Found 3 items, similar to Clout.
English → Indonesian
English → English
n 1: a target used in archery
2: special advantage or influence; “the chairman's nephew has a
lot of pull”
3: a short nail with a flat head; used to attach sheet metal to
wood [syn: clout nail
4: (boxing) a blow with the fist; “I gave him a clout on his
v : strike hard, especially with the fist; “He clouted his
English → English
, v. t. [imp. & p. p. Clouted
; p. pr. & vb. n.
.] [OE. clutien. clouten, to patch. See Clout
1. To cover with cloth, leather, or other material; to
bandage; patch, or mend, with a clout.
And old shoes and clouted upon their feet. --Josh.
Paul, yea, and Peter, too, had more skill in . . .
clouting an old tent than to teach lawyers.
2. To join or patch clumsily.
If fond Bavius vent his clouted song. --P. Fletcher
3. To quard with an iron plate, as an axletree.
4. To give a blow to; to strike. [Low]
The . . . queen of Spain took off one of her
chopines and clouted Olivarez about the noddle with
5. To stud with nails, as a timber, or a boot sole.
, clotted cream, i. e., cream obtained by
warming new milk. --A. Philips.
Note: “Clouted brogues”
in Shakespeare and “clouted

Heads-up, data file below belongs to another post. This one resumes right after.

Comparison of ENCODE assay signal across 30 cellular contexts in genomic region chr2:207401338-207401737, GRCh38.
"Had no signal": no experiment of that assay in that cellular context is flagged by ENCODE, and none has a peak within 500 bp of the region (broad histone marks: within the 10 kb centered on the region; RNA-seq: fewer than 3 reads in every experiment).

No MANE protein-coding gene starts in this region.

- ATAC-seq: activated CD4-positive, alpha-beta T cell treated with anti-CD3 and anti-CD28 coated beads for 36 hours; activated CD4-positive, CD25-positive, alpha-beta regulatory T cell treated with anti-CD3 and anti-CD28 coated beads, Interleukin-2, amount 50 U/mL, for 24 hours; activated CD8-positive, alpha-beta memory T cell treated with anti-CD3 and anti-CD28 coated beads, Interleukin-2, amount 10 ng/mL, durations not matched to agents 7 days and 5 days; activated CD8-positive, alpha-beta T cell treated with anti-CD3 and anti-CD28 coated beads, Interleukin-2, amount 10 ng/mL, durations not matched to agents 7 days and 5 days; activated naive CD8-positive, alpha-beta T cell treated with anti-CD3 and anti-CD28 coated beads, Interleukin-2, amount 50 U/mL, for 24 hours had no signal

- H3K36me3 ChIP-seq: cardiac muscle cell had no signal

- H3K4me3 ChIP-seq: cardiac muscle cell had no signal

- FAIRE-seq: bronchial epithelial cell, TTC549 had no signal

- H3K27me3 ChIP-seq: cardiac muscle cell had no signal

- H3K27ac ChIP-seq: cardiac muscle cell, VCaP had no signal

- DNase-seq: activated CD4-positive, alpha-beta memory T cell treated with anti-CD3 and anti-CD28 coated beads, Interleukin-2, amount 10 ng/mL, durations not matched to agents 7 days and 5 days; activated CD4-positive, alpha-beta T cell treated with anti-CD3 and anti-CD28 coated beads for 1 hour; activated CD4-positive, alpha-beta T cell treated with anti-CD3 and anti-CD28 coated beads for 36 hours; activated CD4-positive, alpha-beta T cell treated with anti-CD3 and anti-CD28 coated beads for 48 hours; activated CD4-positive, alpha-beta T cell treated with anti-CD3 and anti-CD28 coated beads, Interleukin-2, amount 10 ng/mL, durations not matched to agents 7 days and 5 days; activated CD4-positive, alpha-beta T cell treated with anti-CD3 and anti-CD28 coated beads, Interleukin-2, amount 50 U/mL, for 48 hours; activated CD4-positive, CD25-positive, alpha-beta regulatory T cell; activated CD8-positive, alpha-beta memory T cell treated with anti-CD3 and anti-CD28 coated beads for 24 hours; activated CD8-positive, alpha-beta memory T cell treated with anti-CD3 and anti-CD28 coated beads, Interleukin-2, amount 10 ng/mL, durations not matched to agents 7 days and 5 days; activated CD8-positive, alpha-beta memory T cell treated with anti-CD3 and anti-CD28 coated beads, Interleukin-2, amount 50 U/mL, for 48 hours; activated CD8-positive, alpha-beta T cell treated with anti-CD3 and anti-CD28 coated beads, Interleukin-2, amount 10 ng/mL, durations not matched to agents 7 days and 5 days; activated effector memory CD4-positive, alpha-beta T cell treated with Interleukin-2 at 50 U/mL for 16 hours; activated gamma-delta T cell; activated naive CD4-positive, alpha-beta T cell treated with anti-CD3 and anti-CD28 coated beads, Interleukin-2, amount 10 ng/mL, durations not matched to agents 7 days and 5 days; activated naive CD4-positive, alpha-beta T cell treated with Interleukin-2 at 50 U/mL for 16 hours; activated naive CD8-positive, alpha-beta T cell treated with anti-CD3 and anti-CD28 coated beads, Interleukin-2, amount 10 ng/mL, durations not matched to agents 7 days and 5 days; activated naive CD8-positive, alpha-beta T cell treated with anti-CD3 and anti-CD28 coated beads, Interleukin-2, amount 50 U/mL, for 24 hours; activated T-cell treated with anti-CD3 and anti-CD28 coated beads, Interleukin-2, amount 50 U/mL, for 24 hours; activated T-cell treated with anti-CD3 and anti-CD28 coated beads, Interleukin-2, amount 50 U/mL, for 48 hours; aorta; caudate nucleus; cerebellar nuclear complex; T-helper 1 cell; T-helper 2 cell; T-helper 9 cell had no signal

in Milton have been understood by some to mean
shoes armed with nails; by others, patched shoes.
(klout), n. [AS. cl[=u]t a little cloth, piece of
metal; cf. Sw. klut, Icel. kl[=u]tr a kerchief, or W. clwt a
clout, Gael. clud.]
1. A cloth; a piece of cloth or leather; a patch; a rag.
His garments, nought but many ragged clouts,
With thorns together pinned and patched was.
A clout upon that head where late the diadem stood.
2. A swadding cloth.
3. A piece; a fragment. [Obs.] --Chaucer.
4. The center of the butt at which archers shoot; -- probably
once a piece of white cloth or a nail head.
A'must shoot nearer or he'll ne'er hit the clout.
5. An iron plate on an axletree or other wood to keep it from
wearing; a washer.
6. A blow with the hand. [Low]
, a kind of wrought-iron nail heaving a large
flat head; -- used for fastening clouts to axletrees,
plowshares, etc., also for studding timber, and for